The guy behind the scraggly beard and corkscrew curls is Bruce Frederick Joseph Springsteen, and this was the year when he was born — to run. Born 70 years ago this month in New Jersey (as if you didn’t know), Springsteen had been signed by Clive Davis to Columbia in 1972.
One year later, his first album Greetings from Asbury Park was released to critical acclaim, but sluggish sales. And nothing much changed in that respect for the next two years. Springsteen’s songs were long, sprawling affairs with — as his initial publicity eagerly pointed out — more words than other artists wrote in a lifetime.
Seeing the future
But when one says “critical acclaim,” one could be accused of underplaying matters. Critical adulation comes closer. In the words of one writer at the time, John Landau: “I saw rock and roll future, and its name is Bruce Springsteen.” Landau put his money where his mouth was; he gave up his writing career to become both Springsteen’s manager and his record producer.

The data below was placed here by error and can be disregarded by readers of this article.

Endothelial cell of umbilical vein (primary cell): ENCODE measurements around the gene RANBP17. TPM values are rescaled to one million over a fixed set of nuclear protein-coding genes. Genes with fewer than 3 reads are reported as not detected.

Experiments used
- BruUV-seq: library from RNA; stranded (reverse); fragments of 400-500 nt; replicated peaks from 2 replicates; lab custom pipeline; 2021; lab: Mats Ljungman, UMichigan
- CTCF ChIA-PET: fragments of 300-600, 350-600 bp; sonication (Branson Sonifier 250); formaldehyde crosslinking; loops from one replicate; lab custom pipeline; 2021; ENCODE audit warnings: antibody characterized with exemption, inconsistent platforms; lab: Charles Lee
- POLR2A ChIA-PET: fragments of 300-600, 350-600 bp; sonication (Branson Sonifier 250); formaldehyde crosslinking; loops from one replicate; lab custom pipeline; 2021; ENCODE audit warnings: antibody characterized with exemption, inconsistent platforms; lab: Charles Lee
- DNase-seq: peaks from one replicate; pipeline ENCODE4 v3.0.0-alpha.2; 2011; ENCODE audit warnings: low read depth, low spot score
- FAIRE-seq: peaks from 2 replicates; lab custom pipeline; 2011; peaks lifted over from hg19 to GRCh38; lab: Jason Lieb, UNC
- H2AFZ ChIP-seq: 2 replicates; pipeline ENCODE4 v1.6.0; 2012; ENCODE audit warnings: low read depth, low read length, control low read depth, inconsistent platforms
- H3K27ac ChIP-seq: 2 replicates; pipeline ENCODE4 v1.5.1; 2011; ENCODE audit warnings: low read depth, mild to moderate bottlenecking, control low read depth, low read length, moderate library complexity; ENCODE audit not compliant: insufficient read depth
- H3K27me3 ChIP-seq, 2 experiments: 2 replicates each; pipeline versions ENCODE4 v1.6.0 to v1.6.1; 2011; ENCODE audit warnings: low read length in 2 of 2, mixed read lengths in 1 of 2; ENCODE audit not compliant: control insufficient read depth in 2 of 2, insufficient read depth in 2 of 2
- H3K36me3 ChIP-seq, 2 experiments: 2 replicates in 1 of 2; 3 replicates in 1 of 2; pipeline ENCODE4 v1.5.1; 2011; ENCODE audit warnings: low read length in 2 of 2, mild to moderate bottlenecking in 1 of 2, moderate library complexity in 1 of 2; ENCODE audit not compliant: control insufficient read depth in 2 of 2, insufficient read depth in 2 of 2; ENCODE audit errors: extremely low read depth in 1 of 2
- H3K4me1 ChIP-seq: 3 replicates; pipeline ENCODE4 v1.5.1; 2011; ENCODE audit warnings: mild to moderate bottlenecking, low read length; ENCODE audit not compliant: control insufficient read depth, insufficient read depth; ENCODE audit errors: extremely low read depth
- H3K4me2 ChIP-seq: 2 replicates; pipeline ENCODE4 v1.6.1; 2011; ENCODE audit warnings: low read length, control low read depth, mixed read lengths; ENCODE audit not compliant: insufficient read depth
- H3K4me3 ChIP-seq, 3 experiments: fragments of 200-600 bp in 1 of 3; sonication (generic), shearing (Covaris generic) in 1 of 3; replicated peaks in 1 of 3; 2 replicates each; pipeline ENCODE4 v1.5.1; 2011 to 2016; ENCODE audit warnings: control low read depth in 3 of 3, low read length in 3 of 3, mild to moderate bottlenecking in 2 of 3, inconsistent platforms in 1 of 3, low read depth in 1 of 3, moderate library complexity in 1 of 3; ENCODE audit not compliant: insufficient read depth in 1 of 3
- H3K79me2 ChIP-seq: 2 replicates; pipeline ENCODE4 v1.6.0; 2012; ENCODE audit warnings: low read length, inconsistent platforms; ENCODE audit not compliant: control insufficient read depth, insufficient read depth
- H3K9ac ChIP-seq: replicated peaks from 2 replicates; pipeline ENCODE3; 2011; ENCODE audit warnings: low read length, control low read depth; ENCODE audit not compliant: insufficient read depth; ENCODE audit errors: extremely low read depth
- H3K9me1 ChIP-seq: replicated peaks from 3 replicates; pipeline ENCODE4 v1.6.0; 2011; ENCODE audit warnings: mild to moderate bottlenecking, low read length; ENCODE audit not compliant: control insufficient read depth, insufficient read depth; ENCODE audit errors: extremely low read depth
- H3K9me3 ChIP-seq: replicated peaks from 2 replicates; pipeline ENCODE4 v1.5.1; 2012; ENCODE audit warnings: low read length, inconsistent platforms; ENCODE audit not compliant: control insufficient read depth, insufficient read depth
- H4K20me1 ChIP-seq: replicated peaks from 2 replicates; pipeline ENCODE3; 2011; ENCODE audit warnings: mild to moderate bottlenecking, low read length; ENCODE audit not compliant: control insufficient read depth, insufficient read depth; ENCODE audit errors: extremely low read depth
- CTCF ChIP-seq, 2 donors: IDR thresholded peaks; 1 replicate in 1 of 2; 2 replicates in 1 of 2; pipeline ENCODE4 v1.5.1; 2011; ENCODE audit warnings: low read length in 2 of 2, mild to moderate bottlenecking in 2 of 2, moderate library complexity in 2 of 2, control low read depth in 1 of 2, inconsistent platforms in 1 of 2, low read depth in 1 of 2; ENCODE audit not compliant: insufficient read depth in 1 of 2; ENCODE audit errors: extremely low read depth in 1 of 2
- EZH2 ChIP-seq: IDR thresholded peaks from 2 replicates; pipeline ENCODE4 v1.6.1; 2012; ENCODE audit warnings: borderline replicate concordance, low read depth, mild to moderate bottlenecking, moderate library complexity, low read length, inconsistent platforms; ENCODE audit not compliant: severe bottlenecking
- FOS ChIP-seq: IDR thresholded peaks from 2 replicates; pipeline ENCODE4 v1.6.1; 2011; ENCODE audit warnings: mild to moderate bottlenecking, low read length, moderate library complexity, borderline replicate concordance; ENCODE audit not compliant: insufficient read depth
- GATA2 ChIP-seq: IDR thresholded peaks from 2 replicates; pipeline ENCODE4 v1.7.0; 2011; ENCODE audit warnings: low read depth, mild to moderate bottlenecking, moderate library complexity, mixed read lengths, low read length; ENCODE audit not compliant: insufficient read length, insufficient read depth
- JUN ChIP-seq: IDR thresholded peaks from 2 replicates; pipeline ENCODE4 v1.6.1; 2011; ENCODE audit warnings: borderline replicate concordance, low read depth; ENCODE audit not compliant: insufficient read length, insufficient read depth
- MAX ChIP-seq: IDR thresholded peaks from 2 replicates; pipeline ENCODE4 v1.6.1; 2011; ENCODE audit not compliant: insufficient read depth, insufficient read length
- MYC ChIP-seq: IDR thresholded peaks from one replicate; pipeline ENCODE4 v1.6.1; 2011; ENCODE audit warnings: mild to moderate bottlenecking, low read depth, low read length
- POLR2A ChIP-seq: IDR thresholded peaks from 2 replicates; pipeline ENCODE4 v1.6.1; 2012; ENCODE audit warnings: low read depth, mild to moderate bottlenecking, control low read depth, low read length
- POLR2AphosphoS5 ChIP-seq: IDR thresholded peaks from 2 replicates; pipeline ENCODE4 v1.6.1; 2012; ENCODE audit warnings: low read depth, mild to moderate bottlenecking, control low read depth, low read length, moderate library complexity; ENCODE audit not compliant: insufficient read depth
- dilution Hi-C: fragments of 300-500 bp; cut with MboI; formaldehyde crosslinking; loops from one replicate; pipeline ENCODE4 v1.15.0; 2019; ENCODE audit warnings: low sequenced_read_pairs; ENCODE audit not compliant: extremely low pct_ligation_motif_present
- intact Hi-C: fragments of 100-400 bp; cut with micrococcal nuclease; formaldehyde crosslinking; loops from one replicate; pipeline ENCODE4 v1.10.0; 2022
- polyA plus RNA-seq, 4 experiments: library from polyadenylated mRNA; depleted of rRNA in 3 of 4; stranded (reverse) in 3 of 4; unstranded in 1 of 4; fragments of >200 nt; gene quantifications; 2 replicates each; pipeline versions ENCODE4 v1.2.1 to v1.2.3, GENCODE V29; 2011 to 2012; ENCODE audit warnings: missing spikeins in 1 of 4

Sprawling songs, and a sprawling sound — and a tortuous record-making process. Case in point: the song “Born to Run” took six months to record. In July 1975, after more than a year’s work in the studio, the Born to Run album was ready to be unleashed.
The masters were given to Springsteen, who promptly threw them down an alley, enraged that the sound in his head was not matched by the sound on the tapes. A new set of masters were hurriedly mixed. Springsteen lobbed those out of his hôtel window into a river
He needn’t have been concerned. The album peaked at #3 on the Billboard Charts. Come October, Springsteen was on the cover of Time and Newsweek simultaneously.
This set of pictures shows Springsteen performing with the E Street Band barely a month after he had thrown away his own recordings.